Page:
I’ve won many UDRP cases where the disputed domain name fails to resolve to any website or other content. This is often called “passive holding” and it can give visitors who type in that domain the wrong impression that a brand owner has either gone out of business or has at least failed to give sufficient attention to the online component of its marketing efforts.
In the recent case of Chevron Intellectual Property LLC v. Ancelet Dept / Ancelet, NAF Claim No. FA 1582869 (2014) the Respondent registered 16 domains that incorporate the famous CHEVRON fuel trademarks such as <vouchercertificatesforchevronfuel.com> and <chevronrewardsusa.com>. Upon receiving the complaint the Respondent replied that he runs a small business that generates leads for affiliate networks through e-mails. He also mentioned that the disputed domains were created automatically by software that chooses domains that may be related to a particular campaign. None of the domains resolve to a website or any other content.
In its decision, the Panel addressed each of the three UDRP component in-turn. However, what I found to be the most interesting comment on confusing similarity was tucked into the discussion of bad faith. The Panel said “the more distinctive the earlier mark the greater would be the likelihood of confusion.” This is basic trademark law but its appearance in a UDRP decision should give the owners of famous and distinctive brands reassurance that their strong trademarks will be protected against cybersquatted domains.
Next, the issue of whether the Respondent had any rights or legitimate interest in the domains was discussed. This is where the passive holding line of attack came into play. In relation to the Respondent’s non-resolving domain names, the Panel held that “the inactive holding of Internet domain names did not create a viable right or legitimate interest of a domain name because it constituted neither a bona fide offering of goods or services, nor a legitimate noncommercial or fair use”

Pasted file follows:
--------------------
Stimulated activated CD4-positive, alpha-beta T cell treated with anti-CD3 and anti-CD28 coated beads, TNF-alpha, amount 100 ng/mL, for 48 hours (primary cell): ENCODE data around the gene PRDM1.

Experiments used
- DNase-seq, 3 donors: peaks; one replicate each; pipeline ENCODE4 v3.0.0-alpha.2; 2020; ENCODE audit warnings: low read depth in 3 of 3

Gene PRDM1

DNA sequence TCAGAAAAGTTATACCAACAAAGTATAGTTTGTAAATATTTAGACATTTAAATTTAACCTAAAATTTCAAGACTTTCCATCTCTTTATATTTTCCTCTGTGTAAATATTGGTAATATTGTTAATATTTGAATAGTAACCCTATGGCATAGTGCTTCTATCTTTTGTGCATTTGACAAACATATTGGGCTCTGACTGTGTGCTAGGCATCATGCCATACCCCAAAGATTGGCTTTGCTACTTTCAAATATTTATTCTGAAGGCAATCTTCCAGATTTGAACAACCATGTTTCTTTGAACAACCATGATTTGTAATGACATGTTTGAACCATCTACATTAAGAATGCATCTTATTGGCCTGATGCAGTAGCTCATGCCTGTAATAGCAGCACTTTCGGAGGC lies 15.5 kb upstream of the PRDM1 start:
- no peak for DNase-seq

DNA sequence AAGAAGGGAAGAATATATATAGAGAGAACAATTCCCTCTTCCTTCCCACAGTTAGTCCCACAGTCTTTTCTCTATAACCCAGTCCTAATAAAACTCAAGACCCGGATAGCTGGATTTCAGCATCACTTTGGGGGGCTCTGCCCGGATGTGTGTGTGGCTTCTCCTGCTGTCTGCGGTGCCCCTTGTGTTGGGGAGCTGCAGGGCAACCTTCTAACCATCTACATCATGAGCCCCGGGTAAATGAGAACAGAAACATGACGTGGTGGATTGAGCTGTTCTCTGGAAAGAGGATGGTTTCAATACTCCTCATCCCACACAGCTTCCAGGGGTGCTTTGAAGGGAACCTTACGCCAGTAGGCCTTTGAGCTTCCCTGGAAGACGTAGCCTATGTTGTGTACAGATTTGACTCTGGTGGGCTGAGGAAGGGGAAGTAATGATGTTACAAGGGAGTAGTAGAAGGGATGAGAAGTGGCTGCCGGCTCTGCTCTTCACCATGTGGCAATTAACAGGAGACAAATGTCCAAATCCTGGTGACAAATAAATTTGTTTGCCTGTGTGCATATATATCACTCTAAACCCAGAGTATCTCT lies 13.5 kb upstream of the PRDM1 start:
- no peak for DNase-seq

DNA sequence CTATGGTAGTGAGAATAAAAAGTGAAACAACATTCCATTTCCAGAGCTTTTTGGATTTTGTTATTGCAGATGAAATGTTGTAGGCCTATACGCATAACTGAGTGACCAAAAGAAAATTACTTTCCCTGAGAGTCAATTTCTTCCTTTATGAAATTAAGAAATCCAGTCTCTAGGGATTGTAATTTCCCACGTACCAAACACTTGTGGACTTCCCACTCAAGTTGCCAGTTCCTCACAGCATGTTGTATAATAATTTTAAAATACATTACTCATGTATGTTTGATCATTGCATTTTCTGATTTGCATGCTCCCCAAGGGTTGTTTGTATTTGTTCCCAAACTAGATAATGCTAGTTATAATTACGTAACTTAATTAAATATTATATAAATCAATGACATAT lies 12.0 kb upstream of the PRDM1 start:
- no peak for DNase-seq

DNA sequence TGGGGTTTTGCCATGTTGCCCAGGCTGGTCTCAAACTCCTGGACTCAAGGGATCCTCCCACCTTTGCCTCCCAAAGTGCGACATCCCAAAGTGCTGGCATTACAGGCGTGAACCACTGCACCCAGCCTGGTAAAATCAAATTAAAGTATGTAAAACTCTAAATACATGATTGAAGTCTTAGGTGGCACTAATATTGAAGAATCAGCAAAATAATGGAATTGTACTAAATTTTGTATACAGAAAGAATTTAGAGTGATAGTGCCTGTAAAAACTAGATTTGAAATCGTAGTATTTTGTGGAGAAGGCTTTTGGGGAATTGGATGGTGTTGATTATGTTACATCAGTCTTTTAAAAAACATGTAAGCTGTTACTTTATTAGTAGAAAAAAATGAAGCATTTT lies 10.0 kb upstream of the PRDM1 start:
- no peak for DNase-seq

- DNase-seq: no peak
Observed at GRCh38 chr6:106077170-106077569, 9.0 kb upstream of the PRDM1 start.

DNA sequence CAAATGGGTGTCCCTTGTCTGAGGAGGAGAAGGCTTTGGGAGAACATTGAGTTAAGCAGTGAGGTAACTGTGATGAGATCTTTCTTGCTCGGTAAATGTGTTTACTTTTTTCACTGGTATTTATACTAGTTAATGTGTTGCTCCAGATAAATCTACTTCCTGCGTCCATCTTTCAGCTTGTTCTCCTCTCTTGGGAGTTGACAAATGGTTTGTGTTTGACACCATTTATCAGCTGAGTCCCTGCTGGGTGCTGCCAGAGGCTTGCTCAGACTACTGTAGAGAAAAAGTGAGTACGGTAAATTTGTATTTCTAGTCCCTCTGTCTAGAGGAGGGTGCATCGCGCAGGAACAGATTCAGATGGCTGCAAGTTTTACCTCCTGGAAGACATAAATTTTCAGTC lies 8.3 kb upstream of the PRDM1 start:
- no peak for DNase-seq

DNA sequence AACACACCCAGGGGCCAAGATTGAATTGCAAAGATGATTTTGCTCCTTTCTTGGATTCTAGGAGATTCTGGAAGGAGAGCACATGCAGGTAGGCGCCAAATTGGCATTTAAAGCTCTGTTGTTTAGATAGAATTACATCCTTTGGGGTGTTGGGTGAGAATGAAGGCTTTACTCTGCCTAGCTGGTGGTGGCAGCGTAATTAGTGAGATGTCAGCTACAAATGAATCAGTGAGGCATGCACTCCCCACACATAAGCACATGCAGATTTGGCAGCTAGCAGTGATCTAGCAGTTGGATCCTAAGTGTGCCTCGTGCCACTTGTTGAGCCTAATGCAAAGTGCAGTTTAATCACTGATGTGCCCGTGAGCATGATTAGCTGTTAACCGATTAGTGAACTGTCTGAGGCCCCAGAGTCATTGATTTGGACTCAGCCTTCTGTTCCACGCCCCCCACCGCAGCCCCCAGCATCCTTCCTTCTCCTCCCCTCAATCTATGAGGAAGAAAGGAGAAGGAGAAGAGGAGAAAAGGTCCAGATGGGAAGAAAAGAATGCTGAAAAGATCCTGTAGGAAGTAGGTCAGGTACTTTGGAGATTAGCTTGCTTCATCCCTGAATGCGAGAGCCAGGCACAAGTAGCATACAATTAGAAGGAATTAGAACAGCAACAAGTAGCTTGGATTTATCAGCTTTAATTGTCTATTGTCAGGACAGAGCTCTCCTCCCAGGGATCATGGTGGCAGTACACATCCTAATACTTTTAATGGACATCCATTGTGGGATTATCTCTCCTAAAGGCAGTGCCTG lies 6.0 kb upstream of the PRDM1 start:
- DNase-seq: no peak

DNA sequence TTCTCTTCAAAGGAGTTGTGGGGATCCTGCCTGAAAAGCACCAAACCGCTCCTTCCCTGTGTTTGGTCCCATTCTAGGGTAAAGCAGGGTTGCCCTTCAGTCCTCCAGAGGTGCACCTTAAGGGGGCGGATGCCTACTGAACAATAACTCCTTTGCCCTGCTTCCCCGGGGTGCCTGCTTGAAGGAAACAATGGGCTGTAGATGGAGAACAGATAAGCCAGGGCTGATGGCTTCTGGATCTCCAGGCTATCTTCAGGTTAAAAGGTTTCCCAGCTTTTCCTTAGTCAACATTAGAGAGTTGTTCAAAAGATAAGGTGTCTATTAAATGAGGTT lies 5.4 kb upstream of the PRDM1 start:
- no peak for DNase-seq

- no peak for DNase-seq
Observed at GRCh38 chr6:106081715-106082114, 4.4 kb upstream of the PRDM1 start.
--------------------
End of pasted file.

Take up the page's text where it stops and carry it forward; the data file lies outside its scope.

Finally, in relation to the third component of the UDRP, the Panel noted that a domain owner’s expressed intention to seek affiliate revenue or set up pay-per-click sites “may be a legitimate commercial business and is not, in itself, evidence of bad faith.” However, she went back to the passive holding argument and found that the “Respondent’s failure to develop a website does not bar a finding of bad faith because by failing to use the domain names in a reasonable time Respondent’s registration of confusingly similar domain names can be construed as having been in bad faith with an intent to sit on and avoid using those domain names in bad faith.” She then cited a case in which non-use of a domain for a period of three months was held to be sufficient to prove bad faith. Support of this specific time-frame should prove useful and I plan to cite this decision in future complaints.
The end result is that all sixteen domains were ordered to be transferred to the Complainant. The Respondent was then left with a lesson on why the unsupervised use of automated software to register non-resolving domains that infringe on famous trademarks can be a costly mistake and is no way to run a small business.